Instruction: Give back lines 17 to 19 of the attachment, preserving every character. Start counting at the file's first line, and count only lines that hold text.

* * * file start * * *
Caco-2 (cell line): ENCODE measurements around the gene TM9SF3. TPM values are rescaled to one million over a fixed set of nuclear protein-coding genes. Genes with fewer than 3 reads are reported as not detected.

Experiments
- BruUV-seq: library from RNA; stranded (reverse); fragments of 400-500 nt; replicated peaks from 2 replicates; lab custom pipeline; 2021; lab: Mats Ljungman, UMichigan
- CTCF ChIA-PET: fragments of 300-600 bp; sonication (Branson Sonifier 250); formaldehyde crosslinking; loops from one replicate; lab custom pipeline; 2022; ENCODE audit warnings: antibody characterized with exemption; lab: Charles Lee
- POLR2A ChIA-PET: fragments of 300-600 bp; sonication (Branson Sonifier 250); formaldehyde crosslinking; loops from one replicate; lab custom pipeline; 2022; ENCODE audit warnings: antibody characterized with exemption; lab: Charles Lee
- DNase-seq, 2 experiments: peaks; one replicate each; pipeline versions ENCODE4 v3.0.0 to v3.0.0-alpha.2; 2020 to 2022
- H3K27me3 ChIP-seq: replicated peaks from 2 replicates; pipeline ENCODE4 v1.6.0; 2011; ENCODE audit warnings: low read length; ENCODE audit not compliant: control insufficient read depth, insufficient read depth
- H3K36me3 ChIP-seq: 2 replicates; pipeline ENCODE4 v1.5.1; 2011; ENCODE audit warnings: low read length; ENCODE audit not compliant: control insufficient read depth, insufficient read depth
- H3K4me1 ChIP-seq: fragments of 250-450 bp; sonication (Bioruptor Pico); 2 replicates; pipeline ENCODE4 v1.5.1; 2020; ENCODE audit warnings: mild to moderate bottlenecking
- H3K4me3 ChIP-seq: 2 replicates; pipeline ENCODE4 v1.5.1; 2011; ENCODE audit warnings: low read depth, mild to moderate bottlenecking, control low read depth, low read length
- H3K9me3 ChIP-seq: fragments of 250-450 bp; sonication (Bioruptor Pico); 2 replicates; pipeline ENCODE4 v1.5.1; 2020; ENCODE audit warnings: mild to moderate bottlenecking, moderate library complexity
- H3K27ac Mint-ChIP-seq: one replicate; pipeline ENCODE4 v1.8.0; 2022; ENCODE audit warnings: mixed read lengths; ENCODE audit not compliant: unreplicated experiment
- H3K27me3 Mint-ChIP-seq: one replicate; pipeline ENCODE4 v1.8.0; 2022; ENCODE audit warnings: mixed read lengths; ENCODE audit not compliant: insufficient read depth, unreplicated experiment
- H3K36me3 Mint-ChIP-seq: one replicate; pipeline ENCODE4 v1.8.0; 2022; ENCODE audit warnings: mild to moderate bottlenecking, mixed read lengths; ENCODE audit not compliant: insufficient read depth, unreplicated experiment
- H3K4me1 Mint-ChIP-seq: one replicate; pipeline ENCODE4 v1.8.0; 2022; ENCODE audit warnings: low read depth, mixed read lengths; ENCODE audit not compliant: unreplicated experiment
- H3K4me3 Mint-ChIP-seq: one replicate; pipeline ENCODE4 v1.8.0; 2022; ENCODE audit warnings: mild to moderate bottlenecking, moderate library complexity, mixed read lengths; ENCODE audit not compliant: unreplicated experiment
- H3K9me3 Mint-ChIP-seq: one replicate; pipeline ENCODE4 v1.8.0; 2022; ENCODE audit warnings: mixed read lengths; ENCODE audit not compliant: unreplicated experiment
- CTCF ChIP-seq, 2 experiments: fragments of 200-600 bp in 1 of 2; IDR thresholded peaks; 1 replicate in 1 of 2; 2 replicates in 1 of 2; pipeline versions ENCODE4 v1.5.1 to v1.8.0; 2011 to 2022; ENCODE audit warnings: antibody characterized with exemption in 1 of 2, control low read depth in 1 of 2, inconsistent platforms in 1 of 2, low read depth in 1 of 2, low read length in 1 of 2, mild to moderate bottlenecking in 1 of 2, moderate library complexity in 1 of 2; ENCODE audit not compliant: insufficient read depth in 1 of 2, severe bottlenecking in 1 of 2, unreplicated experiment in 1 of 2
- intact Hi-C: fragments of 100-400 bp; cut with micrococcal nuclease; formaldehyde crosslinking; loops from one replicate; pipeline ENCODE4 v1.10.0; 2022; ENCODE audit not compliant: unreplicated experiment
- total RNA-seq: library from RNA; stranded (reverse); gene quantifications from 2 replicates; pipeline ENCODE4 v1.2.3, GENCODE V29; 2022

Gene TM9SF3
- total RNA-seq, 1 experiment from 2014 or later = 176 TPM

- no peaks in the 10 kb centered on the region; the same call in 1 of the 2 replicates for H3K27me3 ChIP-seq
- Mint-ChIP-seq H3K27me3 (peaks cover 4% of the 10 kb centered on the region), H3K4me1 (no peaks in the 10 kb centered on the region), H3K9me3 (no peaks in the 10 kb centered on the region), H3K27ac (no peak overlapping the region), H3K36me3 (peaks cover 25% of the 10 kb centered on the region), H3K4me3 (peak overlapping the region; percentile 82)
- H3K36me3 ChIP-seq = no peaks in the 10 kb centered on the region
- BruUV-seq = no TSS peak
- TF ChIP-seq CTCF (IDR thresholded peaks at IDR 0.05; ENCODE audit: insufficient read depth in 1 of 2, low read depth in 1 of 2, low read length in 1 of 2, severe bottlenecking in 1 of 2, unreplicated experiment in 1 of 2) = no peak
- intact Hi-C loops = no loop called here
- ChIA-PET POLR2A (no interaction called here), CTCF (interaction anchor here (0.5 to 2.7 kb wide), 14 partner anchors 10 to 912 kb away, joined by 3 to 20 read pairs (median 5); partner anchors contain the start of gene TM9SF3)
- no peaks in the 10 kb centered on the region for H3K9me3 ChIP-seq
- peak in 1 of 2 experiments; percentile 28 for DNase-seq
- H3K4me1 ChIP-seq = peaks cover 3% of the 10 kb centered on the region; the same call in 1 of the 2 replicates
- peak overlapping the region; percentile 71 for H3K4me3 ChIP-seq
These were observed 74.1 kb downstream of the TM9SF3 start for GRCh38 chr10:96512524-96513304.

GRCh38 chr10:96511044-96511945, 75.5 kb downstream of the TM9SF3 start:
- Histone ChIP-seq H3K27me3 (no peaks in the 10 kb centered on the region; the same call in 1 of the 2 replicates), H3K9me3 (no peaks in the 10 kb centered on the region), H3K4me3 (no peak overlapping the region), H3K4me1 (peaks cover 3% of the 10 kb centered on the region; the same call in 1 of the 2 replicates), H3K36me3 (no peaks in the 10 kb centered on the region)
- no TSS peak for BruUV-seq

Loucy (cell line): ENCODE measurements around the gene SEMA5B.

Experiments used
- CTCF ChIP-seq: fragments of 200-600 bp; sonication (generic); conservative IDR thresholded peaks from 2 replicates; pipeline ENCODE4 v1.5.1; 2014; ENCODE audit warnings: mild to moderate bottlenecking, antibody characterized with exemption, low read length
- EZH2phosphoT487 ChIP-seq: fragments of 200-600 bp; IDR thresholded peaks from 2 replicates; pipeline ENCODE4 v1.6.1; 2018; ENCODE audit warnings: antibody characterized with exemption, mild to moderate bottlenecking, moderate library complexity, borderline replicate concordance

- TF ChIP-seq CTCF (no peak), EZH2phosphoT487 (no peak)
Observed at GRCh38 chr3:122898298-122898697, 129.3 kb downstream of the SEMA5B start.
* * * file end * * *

- H3K9me3 Mint-ChIP-seq: one replicate; pipeline ENCODE4 v1.8.0; 2022; ENCODE audit warnings: mixed read lengths; ENCODE audit not compliant: unreplicated experiment
- CTCF ChIP-seq, 2 experiments: fragments of 200-600 bp in 1 of 2; IDR thresholded peaks; 1 replicate in 1 of 2; 2 replicates in 1 of 2; pipeline versions ENCODE4 v1.5.1 to v1.8.0; 2011 to 2022; ENCODE audit warnings: antibody characterized with exemption in 1 of 2, control low read depth in 1 of 2, inconsistent platforms in 1 of 2, low read depth in 1 of 2, low read length in 1 of 2, mild to moderate bottlenecking in 1 of 2, moderate library complexity in 1 of 2; ENCODE audit not compliant: insufficient read depth in 1 of 2, severe bottlenecking in 1 of 2, unreplicated experiment in 1 of 2
- intact Hi-C: fragments of 100-400 bp; cut with micrococcal nuclease; formaldehyde crosslinking; loops from one replicate; pipeline ENCODE4 v1.10.0; 2022; ENCODE audit not compliant: unreplicated experiment